Australia

inquiry learning with GIS to simulate coastal storm inundation

John C. Kinniburgh*

*Corresponding author for this work

Research output: Chapter in Book/Report/Conference proceedingChapter

3 Citations (Scopus)

Abstract

The study of geography is vital to the education of every young Australian as it provides students with a holistic view of the world, combining the natural and social sciences. Students of geography gain the understanding, knowledge, and skills to make sense of complex issues such as climate change, drought, aging populations, urban growth, ethnic conflicts, and globalization (National Committee for Geography, 2007, p. 2). Geography studies have long been part of the Australian school curriculum and this is certain to continue with a national curriculum to be implemented from 2011 onward. After at least two decades of discussion and debate about what Australian children should and should not learn, the Australian Curriculum, Assessment and Reporting Authority (ACARA) was established in May 2009 after an act of parliament in December 2008. The functions of ACARA are to develop and administer a national school curriculum, including content of the curriculum and achievement standards for school subjects. The development of the geography curriculum will take place from July 2010 to June 2011 with implementation soon after.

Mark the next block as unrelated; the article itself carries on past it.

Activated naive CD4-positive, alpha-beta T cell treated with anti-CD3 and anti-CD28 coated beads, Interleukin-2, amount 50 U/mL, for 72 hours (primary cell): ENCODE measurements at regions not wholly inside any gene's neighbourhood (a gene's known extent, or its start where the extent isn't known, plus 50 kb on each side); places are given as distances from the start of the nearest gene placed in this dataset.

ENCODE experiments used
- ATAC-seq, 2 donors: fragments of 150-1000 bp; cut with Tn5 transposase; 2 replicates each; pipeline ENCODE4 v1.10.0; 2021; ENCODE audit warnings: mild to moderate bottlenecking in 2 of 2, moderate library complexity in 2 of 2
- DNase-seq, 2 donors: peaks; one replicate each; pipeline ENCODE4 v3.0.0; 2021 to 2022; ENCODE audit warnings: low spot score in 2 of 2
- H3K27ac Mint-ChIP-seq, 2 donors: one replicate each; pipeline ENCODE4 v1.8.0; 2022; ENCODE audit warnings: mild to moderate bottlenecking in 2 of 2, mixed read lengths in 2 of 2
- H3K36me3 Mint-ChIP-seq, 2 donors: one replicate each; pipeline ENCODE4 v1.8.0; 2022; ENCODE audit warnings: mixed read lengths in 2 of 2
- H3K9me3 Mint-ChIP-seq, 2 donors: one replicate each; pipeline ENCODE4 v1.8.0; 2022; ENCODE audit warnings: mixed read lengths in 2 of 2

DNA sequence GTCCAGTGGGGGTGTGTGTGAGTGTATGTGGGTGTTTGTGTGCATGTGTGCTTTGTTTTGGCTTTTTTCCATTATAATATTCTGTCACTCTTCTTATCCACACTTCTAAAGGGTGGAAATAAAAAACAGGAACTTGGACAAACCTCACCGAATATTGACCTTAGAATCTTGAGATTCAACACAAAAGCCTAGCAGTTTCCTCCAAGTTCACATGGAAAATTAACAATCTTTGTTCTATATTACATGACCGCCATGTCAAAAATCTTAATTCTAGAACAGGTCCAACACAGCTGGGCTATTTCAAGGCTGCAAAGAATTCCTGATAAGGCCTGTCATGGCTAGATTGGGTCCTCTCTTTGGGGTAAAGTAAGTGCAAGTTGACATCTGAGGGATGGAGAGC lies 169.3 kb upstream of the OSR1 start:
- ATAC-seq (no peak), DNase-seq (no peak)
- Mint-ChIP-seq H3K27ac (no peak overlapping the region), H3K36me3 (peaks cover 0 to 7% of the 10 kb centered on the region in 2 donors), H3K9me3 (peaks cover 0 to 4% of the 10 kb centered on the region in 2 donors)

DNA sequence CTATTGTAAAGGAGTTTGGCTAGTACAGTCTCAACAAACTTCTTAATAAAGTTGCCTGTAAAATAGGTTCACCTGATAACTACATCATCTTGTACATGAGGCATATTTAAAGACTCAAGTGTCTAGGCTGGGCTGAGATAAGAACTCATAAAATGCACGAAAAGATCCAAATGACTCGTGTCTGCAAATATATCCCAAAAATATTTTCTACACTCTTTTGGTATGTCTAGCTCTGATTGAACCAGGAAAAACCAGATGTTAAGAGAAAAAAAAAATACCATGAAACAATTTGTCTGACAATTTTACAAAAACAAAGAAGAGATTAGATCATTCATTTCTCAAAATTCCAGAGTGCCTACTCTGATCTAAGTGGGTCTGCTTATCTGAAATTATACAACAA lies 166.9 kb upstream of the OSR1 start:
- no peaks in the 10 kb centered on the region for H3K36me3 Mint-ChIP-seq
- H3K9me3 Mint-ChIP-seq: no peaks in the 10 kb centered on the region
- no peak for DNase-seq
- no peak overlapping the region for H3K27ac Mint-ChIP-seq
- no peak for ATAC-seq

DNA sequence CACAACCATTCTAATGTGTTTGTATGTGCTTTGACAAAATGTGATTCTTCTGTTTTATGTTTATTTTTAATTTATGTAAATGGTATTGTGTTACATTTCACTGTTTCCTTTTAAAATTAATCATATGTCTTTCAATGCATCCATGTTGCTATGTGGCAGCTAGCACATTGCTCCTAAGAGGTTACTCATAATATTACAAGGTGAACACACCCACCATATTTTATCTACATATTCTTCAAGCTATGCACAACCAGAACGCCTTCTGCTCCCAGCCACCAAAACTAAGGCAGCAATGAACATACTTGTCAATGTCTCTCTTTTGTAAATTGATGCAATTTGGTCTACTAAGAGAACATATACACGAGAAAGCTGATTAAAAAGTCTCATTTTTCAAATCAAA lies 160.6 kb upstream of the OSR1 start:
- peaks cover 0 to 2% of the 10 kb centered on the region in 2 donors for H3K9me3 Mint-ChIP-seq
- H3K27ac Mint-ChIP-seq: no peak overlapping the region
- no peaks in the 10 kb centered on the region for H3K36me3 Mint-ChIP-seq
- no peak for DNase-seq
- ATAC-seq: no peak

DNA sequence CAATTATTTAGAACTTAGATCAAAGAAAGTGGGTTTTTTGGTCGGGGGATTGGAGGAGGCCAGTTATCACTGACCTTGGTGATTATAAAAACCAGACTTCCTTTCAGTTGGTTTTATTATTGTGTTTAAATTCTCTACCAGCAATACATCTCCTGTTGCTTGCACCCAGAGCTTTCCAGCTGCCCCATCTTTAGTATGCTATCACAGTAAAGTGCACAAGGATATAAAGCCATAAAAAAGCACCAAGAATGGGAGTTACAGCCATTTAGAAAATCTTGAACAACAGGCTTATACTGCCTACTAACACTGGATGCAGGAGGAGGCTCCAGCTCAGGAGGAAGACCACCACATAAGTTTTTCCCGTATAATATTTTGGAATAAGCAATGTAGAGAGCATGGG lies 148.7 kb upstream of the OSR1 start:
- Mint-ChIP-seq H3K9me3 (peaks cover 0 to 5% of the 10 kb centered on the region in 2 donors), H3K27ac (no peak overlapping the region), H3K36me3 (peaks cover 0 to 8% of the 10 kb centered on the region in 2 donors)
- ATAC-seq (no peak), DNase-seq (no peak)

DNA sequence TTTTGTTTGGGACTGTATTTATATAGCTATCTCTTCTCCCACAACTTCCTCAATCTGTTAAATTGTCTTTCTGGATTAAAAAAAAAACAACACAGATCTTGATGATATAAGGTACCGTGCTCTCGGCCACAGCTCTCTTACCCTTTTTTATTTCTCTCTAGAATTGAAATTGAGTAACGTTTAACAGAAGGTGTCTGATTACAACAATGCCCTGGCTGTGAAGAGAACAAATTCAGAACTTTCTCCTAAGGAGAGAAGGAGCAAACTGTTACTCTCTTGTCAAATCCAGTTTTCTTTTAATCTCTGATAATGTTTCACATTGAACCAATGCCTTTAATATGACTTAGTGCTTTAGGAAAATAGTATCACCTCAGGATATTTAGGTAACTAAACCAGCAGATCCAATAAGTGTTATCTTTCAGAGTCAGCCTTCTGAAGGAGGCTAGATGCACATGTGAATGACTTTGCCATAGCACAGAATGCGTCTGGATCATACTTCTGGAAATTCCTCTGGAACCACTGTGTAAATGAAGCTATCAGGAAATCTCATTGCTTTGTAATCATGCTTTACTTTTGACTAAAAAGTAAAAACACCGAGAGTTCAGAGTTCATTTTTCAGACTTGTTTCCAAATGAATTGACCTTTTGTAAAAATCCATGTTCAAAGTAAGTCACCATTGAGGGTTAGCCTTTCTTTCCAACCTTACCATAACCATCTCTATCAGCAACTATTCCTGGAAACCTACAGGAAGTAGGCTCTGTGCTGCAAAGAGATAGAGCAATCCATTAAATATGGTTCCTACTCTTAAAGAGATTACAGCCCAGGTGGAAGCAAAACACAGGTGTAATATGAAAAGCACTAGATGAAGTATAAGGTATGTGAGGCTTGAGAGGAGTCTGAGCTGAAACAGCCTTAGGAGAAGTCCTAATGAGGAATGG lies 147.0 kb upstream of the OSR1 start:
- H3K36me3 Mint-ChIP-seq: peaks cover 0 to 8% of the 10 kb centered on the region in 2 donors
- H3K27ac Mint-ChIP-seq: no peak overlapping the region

Original languageEnglish
Title of host publicationInternational perspectives on teaching and learning with GIS in secondary schools
EditorsAndrew J. Milson, Ali Demirci, Joseph J. Kerski
Place of PublicationLondon, UK
PublisherSpringer, Springer Nature
Pages13-25
Number of pages13
Volume9789400721203
ISBN (Electronic)9789400721203
ISBN (Print)9400721196, 9789400721197
DOIs
Publication statusPublished - 1 Nov 2012
Externally publishedYes

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Kinniburgh, J. C. (2012). Australia: inquiry learning with GIS to simulate coastal storm inundation. In A. J. Milson, A. Demirci, & J. J. Kerski (Eds.), International perspectives on teaching and learning with GIS in secondary schools (Vol. 9789400721203, pp. 13-25). London, UK: Springer, Springer Nature. https://doi.org/10.1007/978-94-007-2120-3_2